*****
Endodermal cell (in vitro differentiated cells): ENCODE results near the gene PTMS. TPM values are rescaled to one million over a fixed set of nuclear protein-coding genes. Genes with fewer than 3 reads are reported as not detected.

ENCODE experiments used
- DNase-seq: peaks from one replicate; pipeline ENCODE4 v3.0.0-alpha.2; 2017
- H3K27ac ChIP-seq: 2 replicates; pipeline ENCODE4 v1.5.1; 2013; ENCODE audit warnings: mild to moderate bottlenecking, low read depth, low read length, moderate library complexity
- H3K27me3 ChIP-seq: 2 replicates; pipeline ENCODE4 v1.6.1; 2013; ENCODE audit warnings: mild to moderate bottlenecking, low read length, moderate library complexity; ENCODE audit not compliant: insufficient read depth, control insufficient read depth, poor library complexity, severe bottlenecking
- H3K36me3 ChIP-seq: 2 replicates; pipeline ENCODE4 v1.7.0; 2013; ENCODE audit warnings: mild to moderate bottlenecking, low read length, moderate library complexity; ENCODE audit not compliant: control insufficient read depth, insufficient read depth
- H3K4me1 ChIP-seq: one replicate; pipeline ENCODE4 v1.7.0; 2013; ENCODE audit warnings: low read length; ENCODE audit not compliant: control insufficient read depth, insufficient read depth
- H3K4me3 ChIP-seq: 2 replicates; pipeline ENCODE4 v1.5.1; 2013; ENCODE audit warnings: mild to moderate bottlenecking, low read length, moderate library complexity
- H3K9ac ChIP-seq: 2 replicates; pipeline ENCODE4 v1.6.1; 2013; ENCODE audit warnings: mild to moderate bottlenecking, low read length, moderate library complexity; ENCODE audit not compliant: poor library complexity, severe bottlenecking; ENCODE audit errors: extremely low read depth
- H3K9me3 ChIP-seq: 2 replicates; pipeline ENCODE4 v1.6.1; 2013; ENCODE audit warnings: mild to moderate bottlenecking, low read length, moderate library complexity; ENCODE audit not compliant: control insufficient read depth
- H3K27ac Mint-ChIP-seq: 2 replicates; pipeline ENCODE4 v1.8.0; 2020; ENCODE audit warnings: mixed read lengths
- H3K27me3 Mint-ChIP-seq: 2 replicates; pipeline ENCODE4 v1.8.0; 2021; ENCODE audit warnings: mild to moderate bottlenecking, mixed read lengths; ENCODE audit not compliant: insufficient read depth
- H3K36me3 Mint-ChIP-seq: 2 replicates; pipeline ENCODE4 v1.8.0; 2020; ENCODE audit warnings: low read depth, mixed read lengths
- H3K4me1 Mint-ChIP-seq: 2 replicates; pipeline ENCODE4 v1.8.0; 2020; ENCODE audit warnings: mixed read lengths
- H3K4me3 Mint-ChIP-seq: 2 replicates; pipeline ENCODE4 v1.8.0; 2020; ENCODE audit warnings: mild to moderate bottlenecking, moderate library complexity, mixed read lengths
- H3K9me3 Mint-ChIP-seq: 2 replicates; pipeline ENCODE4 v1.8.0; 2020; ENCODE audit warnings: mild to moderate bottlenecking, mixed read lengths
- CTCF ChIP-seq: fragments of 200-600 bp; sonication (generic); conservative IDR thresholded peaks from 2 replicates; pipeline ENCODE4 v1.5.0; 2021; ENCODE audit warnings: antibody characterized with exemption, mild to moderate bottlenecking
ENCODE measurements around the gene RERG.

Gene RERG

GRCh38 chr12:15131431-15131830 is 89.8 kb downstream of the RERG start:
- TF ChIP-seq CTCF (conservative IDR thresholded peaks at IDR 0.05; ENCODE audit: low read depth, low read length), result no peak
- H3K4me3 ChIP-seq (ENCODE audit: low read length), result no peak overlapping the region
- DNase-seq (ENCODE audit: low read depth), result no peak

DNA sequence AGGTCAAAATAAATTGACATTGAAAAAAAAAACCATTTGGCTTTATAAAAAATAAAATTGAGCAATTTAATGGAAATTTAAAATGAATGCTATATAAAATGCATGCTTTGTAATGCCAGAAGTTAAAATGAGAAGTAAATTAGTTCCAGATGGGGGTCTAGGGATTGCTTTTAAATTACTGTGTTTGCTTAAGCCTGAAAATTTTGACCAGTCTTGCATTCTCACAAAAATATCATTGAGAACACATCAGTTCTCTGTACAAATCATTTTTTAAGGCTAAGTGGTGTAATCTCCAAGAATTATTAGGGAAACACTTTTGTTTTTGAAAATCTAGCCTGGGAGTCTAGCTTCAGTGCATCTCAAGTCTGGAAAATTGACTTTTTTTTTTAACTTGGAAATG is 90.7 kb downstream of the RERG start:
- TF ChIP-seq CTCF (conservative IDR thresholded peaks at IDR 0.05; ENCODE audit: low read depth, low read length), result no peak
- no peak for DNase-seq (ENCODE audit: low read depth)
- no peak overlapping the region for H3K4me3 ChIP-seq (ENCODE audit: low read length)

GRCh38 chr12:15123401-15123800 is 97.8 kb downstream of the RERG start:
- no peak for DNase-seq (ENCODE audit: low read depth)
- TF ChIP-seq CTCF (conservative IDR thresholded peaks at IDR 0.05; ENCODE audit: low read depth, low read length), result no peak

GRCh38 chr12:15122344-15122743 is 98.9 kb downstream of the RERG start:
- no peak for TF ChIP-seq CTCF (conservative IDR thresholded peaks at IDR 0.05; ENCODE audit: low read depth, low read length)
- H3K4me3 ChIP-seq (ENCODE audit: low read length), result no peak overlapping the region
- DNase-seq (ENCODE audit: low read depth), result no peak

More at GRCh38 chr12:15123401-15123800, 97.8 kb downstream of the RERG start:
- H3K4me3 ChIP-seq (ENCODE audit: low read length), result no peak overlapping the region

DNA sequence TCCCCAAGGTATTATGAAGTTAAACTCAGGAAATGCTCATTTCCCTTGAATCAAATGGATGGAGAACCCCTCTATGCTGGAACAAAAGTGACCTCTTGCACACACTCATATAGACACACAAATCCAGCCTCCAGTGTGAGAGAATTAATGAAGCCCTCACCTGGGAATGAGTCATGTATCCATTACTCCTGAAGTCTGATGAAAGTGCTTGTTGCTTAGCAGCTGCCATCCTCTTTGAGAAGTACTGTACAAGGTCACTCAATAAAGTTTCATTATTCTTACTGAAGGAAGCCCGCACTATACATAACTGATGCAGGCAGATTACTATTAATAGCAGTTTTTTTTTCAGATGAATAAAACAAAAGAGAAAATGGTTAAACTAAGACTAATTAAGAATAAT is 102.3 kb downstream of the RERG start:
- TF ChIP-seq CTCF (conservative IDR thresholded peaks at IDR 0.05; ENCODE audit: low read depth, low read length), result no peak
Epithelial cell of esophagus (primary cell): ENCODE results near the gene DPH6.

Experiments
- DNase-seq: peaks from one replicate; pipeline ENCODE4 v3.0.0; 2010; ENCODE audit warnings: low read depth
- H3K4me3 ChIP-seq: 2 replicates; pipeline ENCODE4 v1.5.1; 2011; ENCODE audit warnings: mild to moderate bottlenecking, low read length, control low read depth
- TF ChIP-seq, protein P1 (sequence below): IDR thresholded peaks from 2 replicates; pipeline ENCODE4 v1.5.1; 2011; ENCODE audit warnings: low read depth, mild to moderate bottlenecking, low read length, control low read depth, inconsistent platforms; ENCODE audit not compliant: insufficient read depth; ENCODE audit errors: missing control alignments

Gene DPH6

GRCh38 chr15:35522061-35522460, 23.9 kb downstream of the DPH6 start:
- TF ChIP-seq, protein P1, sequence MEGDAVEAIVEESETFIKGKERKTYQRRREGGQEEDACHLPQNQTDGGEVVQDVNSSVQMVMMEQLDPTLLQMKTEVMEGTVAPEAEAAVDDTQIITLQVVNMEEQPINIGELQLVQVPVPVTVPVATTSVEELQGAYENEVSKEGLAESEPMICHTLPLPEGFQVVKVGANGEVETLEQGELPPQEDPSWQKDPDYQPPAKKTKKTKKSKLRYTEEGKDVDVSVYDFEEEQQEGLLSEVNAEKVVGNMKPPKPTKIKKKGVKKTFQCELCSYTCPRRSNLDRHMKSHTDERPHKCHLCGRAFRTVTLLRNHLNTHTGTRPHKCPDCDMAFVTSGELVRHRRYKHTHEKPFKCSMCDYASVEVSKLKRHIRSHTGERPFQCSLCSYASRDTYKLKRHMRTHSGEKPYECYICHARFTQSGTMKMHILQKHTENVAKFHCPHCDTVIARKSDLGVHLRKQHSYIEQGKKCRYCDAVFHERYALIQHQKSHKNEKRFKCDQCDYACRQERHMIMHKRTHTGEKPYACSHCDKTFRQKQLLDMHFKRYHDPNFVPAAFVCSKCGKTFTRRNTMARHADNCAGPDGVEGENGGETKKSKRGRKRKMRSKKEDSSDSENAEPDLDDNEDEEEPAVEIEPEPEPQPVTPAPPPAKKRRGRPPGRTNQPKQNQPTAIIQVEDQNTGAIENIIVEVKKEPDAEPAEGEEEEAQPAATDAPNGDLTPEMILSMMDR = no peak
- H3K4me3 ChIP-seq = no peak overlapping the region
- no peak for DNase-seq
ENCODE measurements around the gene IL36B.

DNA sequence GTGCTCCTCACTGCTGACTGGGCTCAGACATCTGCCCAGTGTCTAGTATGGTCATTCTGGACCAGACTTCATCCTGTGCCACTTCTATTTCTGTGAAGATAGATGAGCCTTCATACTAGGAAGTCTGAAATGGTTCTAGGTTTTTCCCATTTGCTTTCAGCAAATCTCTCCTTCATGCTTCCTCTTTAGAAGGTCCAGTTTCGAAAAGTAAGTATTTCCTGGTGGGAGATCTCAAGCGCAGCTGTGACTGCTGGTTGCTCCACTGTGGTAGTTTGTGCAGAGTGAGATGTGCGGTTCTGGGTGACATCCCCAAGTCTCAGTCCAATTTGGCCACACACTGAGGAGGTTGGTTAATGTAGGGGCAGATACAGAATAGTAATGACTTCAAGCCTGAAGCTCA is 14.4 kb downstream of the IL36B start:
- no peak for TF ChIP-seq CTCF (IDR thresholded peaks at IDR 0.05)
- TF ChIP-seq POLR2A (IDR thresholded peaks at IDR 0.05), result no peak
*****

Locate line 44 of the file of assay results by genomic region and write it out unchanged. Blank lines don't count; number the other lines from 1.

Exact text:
Gene DPH6